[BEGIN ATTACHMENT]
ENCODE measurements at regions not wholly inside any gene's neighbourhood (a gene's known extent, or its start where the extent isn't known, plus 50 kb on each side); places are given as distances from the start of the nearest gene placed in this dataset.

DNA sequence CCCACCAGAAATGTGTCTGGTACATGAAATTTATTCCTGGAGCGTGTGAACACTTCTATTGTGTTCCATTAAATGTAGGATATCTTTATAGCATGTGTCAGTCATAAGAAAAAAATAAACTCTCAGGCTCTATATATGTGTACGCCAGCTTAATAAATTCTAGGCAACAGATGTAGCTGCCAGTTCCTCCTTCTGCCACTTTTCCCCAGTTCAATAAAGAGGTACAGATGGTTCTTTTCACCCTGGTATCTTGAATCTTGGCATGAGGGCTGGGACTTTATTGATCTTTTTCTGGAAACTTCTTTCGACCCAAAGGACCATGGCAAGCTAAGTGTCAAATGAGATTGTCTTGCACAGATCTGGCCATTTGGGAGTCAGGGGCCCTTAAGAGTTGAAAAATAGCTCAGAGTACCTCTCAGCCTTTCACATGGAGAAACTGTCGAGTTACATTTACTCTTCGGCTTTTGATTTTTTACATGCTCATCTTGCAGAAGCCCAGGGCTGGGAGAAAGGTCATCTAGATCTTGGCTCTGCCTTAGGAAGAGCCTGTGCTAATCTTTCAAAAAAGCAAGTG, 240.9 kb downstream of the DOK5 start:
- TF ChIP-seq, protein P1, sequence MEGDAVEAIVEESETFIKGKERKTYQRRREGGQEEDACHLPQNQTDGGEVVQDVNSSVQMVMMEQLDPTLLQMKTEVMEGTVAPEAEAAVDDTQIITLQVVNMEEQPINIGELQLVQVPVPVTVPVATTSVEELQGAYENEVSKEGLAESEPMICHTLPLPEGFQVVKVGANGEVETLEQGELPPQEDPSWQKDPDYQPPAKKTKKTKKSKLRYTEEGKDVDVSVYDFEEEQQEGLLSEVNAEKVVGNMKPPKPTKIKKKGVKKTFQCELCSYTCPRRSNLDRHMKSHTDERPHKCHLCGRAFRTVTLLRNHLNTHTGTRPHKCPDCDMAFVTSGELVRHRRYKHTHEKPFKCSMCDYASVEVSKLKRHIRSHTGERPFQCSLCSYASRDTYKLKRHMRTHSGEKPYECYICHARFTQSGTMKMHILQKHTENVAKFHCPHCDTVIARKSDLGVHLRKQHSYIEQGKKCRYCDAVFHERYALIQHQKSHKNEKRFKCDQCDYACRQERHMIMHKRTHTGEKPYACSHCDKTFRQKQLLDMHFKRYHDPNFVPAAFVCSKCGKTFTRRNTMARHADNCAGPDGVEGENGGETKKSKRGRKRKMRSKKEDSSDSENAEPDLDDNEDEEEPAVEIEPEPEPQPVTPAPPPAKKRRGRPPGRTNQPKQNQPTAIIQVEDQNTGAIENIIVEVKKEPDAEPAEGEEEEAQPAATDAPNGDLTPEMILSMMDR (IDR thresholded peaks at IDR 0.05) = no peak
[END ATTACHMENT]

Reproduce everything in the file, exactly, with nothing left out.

ENCODE measurements at regions not wholly inside any gene's neighbourhood (a gene's known extent, or its start where the extent isn't known, plus 50 kb on each side); places are given as distances from the start of the nearest gene placed in this dataset.

DNA sequence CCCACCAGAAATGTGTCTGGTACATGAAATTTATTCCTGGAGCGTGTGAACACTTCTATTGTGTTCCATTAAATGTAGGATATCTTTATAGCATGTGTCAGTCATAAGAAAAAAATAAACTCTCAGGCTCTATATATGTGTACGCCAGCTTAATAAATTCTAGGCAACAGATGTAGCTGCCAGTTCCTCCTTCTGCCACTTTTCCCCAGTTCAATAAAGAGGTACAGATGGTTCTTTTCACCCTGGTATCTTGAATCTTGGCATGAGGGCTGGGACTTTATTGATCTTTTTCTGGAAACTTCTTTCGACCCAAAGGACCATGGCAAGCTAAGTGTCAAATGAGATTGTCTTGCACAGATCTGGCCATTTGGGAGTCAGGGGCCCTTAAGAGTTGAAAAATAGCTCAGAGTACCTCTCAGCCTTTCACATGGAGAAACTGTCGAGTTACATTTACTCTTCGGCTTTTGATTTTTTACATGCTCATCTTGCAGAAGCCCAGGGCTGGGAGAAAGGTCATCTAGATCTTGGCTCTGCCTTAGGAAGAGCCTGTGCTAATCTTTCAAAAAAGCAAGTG, 240.9 kb downstream of the DOK5 start:
- TF ChIP-seq, protein P1, sequence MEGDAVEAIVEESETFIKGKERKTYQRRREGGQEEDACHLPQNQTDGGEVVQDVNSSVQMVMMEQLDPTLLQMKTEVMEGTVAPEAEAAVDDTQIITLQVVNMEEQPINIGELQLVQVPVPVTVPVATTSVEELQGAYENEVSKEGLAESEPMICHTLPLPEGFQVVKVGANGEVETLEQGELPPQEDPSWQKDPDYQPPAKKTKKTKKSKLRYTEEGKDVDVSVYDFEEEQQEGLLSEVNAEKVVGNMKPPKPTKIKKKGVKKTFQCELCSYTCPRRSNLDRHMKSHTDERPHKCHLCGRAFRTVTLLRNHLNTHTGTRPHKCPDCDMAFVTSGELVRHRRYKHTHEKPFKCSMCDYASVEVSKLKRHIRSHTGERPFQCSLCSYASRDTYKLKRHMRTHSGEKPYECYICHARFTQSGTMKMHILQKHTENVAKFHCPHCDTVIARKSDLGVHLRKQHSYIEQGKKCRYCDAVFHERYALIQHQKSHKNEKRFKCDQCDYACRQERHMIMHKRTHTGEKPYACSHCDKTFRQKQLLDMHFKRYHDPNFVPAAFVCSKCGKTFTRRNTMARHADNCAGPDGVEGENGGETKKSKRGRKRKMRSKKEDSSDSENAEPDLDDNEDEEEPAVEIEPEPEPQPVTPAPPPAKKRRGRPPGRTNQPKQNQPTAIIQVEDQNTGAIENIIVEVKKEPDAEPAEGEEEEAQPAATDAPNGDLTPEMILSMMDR (IDR thresholded peaks at IDR 0.05) = no peak